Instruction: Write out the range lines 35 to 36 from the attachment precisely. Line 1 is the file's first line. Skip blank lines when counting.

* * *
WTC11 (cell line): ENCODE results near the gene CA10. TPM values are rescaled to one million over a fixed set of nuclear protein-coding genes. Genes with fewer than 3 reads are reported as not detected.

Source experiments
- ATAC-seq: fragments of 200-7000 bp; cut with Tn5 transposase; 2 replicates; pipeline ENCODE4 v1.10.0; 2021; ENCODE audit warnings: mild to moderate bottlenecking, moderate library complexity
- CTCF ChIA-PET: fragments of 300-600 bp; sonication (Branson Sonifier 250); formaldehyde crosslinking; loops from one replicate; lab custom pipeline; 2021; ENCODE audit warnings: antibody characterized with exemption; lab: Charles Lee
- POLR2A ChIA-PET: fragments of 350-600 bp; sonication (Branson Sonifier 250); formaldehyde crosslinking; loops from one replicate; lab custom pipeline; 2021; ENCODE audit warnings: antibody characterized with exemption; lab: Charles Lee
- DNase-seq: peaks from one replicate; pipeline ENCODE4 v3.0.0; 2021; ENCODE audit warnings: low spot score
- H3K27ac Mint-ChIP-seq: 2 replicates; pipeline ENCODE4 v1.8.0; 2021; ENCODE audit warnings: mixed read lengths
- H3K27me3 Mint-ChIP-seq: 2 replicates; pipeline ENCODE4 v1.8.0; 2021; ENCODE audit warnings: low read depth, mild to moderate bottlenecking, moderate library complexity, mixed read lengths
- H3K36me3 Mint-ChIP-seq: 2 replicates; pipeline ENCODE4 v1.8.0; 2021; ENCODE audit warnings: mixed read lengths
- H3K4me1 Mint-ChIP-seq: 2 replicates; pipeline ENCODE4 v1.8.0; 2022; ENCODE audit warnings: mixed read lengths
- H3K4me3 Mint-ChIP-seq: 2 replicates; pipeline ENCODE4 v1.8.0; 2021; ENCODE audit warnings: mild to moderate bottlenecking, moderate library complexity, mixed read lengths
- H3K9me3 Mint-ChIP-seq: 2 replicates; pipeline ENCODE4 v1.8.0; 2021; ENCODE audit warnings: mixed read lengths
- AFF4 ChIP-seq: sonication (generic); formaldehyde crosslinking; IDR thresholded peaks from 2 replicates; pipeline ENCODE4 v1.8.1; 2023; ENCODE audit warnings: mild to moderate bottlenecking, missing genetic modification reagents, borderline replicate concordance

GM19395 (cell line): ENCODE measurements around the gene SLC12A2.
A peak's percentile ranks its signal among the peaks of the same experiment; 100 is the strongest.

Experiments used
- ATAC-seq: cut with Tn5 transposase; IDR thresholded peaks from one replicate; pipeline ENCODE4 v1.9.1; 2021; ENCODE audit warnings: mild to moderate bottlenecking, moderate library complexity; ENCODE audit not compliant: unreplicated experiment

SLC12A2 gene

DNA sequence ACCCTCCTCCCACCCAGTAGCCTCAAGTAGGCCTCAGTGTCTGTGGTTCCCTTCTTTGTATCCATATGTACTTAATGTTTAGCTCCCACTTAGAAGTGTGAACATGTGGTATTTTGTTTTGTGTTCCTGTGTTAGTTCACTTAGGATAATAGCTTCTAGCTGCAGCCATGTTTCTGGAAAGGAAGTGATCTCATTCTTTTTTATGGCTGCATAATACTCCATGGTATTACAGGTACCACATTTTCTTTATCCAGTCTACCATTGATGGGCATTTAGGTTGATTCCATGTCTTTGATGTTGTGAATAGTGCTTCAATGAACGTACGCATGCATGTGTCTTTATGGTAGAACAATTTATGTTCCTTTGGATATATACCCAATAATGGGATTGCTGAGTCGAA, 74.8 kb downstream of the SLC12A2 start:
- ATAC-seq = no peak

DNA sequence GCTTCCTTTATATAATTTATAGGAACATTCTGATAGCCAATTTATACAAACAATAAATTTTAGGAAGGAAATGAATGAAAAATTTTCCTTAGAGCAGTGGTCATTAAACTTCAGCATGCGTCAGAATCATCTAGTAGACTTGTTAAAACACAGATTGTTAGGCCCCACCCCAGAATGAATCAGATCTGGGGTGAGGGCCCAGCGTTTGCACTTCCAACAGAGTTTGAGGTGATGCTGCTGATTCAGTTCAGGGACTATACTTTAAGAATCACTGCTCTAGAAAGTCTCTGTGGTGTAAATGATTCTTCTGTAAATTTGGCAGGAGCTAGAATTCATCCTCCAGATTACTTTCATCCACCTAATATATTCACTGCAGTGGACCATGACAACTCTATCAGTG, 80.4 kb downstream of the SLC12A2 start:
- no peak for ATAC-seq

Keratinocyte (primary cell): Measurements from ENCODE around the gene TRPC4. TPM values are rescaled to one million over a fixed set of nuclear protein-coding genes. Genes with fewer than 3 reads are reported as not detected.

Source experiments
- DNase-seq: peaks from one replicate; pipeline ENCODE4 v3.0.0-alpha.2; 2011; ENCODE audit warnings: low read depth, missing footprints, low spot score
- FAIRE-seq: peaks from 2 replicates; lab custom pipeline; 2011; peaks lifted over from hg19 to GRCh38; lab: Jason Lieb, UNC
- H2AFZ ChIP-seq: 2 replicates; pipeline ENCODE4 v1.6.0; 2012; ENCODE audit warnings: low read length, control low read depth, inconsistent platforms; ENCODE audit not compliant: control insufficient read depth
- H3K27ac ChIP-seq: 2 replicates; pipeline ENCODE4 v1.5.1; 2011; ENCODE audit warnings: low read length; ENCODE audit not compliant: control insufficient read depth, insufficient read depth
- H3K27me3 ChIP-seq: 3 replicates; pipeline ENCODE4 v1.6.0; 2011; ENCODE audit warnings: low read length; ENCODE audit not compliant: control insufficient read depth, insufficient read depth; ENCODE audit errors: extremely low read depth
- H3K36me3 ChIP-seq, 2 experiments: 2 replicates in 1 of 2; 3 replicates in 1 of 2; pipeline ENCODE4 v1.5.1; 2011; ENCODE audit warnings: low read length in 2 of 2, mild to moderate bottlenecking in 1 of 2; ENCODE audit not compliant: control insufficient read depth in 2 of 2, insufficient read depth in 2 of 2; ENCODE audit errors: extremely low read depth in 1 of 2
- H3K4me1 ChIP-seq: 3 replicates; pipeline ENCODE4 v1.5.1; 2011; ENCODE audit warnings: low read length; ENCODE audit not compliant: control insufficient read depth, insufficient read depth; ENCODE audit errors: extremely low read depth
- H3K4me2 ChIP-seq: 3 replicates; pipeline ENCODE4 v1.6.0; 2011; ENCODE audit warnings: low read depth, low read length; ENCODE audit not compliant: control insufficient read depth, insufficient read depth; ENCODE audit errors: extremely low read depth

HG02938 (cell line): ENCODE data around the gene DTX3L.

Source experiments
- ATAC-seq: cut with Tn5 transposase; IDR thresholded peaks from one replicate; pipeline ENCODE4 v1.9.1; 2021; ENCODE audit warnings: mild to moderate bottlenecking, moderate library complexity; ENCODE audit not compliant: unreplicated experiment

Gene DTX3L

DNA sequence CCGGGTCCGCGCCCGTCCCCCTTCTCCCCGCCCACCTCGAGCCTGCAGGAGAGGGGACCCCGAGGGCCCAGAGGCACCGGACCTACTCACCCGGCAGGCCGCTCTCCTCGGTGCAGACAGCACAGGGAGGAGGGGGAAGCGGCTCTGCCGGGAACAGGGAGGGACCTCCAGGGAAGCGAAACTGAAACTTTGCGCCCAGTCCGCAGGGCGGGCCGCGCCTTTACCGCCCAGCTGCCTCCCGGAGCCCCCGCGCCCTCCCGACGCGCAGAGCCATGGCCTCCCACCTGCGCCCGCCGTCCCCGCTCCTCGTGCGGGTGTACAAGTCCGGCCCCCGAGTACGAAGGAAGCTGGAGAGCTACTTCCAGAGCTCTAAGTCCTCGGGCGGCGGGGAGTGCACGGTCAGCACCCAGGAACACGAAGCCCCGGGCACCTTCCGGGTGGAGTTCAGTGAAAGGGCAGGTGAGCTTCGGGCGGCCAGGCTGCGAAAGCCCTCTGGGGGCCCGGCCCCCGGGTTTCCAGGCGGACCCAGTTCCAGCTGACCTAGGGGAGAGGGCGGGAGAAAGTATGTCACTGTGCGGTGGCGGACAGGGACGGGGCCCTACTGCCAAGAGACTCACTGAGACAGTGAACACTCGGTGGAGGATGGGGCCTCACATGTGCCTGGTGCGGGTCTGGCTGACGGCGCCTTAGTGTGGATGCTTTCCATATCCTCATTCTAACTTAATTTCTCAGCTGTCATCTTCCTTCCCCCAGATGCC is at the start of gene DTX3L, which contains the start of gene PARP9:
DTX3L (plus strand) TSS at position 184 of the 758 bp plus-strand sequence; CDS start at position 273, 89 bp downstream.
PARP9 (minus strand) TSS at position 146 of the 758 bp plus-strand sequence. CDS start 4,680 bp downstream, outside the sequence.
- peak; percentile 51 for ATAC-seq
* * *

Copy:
- ATAC-seq: cut with Tn5 transposase; IDR thresholded peaks from one replicate; pipeline ENCODE4 v1.9.1; 2021; ENCODE audit warnings: mild to moderate bottlenecking, moderate library complexity; ENCODE audit not compliant: unreplicated experiment

Gene DTX3L